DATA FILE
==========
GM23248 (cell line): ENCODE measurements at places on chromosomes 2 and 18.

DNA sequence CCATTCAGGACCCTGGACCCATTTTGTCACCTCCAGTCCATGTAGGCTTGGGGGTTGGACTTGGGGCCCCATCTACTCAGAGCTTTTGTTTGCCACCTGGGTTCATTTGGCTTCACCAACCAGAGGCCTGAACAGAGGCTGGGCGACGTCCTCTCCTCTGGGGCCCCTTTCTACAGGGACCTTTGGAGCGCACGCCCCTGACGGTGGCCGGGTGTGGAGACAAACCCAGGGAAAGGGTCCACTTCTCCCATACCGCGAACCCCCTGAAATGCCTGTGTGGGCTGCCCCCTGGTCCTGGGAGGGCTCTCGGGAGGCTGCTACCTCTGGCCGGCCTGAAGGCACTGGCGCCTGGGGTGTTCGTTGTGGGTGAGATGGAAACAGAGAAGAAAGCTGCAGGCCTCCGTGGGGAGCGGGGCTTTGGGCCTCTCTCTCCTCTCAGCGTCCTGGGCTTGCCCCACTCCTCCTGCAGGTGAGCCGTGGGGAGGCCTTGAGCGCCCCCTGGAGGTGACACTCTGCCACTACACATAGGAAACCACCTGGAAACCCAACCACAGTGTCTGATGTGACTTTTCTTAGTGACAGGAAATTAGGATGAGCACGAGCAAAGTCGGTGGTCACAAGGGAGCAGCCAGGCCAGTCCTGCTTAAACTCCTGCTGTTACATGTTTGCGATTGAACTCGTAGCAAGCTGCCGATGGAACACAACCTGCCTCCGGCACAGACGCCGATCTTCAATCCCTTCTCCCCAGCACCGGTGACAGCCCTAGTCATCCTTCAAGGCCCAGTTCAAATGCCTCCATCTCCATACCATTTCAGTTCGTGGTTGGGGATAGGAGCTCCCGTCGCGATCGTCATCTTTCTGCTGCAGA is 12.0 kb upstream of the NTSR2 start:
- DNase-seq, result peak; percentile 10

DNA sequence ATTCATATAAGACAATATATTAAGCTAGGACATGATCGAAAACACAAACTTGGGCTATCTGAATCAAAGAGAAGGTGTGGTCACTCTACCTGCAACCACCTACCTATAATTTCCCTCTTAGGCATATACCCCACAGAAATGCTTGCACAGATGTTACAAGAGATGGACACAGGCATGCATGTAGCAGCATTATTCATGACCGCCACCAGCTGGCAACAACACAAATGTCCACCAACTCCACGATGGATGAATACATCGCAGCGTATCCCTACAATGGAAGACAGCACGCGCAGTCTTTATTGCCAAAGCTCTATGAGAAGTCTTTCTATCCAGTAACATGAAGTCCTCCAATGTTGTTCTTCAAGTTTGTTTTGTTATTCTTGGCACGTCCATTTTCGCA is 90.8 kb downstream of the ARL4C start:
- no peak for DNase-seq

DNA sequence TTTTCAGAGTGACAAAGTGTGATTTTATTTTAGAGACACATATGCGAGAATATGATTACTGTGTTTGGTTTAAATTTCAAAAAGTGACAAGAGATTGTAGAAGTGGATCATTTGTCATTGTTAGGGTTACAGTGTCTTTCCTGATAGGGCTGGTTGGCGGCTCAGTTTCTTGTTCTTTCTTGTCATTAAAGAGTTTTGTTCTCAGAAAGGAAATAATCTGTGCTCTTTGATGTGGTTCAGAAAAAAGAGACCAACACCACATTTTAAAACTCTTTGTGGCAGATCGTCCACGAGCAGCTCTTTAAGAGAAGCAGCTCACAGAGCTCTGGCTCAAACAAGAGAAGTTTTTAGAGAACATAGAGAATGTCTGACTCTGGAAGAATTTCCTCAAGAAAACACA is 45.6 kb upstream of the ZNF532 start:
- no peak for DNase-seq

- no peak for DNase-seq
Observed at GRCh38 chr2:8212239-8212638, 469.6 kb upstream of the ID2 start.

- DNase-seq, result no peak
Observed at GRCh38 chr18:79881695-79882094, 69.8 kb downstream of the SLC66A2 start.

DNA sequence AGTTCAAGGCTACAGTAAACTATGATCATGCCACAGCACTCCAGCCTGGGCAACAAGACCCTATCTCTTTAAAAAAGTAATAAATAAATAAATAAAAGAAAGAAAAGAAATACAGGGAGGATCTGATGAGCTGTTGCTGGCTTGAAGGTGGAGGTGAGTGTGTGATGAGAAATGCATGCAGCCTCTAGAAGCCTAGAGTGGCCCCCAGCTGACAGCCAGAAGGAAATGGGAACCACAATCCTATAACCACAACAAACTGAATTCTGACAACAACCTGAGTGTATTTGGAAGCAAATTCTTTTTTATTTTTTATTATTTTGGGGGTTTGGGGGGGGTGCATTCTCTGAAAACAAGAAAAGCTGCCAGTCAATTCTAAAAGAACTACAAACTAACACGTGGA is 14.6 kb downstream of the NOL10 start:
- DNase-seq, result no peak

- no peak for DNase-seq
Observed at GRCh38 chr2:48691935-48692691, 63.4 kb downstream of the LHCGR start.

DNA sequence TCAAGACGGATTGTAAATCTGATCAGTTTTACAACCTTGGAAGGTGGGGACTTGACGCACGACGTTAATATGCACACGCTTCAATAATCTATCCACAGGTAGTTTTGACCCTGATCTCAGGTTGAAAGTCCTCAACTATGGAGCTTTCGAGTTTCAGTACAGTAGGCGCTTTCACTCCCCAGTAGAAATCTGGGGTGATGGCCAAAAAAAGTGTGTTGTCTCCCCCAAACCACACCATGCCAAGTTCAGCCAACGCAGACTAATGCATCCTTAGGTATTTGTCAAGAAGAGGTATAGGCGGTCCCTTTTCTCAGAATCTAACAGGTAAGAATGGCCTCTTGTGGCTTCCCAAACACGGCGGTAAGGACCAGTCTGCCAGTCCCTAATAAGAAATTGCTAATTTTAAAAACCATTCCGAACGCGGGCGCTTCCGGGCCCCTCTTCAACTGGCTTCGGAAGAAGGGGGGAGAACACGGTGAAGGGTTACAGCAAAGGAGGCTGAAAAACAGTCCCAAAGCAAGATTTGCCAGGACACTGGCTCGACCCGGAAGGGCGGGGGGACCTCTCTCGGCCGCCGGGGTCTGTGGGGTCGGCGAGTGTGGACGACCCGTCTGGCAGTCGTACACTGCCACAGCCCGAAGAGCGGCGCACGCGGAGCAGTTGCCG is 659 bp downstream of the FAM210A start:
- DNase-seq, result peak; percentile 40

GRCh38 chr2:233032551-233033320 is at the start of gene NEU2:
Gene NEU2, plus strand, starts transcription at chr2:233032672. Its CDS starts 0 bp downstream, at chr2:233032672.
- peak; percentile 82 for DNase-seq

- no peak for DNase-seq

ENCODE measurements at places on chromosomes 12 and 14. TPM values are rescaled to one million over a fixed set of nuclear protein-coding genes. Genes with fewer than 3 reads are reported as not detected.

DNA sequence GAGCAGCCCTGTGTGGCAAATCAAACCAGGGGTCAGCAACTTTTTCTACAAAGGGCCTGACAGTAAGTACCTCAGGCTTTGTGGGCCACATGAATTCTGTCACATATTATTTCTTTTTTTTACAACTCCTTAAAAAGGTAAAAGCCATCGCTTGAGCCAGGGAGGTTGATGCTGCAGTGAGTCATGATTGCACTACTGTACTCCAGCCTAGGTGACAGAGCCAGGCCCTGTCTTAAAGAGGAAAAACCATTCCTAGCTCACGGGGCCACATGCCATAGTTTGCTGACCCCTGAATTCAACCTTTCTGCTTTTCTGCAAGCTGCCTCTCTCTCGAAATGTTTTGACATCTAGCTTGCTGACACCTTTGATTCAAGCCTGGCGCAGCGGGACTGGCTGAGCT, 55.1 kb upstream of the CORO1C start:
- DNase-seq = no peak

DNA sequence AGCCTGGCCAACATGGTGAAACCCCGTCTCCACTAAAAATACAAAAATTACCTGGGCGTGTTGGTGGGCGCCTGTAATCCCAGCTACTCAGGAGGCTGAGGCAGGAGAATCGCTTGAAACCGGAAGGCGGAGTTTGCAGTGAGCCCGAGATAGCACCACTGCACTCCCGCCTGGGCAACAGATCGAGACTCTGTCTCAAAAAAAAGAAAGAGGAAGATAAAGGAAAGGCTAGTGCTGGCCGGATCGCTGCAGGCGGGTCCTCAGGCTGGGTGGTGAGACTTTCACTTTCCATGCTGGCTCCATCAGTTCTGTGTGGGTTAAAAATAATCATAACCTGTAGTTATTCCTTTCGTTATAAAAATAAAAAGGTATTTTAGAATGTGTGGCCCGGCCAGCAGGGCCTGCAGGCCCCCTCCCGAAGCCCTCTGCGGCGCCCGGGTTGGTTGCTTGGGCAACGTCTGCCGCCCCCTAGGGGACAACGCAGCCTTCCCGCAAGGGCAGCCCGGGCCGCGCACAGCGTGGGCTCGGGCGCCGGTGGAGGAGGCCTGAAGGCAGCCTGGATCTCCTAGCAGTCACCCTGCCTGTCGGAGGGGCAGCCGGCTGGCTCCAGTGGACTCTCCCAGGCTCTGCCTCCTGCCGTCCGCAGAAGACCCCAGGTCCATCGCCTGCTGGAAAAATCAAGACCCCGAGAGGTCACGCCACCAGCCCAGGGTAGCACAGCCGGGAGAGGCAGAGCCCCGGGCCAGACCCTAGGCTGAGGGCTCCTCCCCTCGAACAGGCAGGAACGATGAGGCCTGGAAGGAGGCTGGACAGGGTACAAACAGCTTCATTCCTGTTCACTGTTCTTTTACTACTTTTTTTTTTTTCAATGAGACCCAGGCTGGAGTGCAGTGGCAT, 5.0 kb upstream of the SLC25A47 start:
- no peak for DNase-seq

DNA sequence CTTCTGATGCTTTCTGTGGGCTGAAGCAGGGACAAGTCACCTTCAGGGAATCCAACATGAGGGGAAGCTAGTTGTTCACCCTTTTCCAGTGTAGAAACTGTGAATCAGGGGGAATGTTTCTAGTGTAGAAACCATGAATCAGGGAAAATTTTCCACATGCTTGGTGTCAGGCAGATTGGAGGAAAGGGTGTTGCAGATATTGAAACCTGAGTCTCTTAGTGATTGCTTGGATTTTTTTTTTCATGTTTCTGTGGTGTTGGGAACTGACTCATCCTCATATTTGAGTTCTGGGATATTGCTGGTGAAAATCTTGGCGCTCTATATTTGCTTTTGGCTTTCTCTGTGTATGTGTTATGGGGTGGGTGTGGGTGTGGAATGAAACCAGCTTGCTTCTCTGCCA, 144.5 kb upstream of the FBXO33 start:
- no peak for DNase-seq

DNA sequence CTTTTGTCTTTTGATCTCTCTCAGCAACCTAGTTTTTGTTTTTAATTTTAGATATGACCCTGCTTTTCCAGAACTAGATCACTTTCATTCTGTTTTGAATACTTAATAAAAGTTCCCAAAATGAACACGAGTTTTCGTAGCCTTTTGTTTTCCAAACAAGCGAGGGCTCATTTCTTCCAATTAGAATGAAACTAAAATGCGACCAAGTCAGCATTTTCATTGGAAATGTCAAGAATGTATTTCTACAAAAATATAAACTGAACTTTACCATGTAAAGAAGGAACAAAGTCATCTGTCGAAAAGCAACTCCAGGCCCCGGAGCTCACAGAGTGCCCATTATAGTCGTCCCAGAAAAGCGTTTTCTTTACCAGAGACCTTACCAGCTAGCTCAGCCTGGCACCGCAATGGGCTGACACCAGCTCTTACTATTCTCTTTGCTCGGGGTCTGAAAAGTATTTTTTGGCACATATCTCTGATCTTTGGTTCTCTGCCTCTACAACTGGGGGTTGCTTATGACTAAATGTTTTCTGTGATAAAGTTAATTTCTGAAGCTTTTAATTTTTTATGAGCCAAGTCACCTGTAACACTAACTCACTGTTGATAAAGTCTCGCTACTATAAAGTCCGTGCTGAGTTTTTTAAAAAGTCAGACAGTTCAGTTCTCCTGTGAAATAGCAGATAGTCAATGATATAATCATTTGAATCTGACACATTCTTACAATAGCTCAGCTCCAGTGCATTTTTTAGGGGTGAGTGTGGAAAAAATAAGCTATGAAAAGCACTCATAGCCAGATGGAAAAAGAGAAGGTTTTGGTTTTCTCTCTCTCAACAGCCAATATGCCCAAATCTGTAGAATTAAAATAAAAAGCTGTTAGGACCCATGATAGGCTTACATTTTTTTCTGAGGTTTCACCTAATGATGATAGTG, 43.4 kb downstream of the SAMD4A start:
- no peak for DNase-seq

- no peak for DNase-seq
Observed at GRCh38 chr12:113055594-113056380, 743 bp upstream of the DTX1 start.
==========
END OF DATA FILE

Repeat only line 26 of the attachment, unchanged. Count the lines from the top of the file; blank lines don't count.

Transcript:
- no peak for DNase-seq